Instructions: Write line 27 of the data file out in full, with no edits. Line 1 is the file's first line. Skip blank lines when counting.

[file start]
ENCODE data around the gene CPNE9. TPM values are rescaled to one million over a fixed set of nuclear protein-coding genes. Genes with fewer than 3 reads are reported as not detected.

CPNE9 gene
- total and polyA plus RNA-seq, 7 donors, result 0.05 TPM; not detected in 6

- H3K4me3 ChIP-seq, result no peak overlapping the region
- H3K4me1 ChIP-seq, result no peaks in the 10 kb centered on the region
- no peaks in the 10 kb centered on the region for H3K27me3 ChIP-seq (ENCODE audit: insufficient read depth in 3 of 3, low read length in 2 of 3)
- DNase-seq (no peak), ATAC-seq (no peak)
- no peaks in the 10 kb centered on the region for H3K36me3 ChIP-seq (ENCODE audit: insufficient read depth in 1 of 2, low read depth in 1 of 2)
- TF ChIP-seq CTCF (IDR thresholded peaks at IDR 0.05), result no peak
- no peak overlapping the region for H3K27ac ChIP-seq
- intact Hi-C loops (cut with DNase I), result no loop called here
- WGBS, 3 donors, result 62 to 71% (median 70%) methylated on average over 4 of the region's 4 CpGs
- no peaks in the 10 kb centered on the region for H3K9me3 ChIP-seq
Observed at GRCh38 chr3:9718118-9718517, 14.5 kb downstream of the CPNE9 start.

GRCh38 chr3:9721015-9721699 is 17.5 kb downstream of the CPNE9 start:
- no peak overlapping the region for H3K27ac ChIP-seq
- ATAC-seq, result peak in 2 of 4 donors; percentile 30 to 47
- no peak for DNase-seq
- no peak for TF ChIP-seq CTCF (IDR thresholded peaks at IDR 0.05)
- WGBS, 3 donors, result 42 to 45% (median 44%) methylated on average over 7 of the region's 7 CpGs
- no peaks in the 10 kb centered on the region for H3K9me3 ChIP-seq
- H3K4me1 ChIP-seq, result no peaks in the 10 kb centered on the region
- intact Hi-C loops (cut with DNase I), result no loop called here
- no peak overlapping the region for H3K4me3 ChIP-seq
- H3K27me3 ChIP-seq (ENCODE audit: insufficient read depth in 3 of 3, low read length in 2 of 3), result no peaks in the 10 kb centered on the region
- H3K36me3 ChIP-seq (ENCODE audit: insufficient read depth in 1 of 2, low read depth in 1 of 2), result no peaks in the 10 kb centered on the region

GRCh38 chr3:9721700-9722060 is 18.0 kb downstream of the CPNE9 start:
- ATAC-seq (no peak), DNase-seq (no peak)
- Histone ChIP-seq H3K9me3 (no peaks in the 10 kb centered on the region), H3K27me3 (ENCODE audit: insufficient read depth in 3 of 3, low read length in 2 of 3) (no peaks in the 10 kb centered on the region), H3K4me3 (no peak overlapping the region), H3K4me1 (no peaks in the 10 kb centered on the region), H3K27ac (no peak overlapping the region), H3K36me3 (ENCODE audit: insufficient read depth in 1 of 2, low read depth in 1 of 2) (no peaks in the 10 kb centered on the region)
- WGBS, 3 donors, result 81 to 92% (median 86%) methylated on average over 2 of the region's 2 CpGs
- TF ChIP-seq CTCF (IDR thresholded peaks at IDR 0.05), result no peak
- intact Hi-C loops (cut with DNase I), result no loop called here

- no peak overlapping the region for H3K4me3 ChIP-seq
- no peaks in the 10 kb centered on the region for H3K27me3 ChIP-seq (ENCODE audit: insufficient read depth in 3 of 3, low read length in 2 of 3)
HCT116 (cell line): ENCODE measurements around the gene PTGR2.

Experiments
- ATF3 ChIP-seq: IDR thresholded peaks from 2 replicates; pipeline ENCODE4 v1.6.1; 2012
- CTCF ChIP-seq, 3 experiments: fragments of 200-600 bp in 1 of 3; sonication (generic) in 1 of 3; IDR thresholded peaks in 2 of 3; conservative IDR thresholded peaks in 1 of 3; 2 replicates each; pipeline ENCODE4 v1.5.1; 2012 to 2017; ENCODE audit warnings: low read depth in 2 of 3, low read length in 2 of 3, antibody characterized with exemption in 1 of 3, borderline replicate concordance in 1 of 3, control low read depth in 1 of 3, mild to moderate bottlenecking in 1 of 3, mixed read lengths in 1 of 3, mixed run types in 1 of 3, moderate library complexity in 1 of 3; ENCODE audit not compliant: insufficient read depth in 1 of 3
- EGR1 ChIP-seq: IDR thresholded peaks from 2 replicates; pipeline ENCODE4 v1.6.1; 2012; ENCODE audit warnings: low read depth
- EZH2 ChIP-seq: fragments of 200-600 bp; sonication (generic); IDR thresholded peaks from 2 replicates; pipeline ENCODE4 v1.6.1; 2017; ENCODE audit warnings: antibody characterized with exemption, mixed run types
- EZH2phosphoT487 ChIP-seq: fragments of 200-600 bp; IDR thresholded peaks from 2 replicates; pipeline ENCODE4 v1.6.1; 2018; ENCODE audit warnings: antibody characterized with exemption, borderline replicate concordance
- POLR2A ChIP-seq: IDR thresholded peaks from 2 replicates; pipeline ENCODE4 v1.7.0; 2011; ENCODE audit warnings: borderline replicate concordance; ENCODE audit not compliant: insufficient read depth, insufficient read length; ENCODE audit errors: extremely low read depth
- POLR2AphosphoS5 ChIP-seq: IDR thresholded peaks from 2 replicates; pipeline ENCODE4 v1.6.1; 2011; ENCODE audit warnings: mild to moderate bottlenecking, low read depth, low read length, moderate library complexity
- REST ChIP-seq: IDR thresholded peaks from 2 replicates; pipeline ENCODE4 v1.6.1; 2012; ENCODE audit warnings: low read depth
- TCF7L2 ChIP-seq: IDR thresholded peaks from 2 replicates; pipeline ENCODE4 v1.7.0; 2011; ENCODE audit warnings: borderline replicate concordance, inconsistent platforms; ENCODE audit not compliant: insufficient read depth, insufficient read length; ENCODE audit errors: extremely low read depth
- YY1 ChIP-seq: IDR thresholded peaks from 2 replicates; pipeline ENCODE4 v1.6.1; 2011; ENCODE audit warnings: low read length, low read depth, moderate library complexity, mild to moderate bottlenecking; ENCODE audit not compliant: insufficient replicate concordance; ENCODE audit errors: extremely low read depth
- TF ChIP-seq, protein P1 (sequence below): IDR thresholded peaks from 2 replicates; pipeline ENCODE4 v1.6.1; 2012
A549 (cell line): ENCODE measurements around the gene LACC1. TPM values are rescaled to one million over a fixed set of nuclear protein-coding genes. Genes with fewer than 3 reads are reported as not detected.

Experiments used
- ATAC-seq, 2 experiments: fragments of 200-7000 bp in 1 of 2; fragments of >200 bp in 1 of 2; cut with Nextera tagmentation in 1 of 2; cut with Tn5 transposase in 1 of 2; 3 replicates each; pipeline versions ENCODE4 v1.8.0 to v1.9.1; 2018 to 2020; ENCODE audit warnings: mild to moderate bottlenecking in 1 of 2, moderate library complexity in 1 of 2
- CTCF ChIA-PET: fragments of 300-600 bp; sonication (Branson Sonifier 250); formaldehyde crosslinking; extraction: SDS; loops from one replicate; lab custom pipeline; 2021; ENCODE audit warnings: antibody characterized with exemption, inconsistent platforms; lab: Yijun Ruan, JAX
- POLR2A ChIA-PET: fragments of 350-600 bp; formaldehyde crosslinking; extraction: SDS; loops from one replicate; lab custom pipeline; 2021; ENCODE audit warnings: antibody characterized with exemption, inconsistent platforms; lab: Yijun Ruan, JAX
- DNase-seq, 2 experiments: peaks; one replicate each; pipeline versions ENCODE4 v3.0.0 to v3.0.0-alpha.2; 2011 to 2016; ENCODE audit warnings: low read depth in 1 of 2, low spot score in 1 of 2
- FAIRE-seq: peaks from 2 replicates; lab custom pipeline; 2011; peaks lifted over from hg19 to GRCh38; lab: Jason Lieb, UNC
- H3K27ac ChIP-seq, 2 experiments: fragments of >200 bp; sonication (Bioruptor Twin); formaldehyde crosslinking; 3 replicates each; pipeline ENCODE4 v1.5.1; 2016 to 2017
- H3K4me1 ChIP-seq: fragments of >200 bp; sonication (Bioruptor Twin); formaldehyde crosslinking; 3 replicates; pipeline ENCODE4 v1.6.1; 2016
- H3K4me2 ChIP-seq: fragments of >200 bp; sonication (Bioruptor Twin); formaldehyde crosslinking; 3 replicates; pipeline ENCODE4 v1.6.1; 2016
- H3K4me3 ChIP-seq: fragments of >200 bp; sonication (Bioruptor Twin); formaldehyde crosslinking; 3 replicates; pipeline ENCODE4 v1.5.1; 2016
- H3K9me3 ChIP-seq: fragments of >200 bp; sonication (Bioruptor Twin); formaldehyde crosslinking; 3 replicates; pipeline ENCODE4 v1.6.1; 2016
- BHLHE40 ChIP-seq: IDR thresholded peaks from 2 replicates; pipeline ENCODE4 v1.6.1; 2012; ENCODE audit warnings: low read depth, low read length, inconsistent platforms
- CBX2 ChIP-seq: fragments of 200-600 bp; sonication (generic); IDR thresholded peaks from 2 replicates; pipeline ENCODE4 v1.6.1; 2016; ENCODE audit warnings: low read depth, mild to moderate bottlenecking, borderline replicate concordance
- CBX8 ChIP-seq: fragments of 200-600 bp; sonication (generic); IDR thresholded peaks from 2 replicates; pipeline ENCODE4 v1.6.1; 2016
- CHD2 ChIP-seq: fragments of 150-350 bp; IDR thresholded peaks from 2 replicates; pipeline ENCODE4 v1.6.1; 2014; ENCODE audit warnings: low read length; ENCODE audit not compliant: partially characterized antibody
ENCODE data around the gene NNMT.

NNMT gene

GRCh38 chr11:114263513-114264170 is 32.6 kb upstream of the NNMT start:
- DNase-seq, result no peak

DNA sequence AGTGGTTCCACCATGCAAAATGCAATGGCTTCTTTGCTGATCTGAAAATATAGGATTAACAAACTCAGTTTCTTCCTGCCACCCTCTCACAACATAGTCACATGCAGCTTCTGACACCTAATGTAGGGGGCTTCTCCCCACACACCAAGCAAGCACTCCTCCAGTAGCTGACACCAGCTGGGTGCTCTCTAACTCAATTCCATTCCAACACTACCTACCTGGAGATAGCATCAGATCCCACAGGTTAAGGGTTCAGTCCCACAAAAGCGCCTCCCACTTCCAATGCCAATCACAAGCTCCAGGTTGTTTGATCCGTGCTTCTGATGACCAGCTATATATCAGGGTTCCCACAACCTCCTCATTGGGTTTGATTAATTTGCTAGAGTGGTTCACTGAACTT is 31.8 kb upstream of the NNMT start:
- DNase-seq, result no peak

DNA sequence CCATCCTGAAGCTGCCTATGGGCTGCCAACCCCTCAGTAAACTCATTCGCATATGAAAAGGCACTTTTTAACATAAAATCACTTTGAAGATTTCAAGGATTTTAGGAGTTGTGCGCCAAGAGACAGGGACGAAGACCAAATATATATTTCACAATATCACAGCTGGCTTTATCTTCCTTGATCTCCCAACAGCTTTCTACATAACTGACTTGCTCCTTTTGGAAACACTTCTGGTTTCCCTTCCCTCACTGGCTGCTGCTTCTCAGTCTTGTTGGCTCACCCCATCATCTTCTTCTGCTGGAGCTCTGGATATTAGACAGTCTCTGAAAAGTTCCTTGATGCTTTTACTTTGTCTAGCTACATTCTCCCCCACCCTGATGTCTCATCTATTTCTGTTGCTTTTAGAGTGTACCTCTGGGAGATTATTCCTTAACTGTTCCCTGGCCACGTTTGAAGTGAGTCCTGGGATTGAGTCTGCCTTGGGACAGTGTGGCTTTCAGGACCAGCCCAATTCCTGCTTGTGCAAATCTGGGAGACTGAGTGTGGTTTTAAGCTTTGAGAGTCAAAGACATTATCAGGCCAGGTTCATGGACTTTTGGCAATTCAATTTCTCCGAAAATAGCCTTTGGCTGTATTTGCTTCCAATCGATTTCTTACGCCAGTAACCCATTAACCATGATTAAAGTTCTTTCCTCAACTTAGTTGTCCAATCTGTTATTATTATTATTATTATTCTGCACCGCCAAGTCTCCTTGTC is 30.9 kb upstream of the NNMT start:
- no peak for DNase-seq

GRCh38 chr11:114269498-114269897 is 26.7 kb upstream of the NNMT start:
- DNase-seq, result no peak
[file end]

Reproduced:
GRCh38 chr3:9721700-9722060 is 18.0 kb downstream of the CPNE9 start: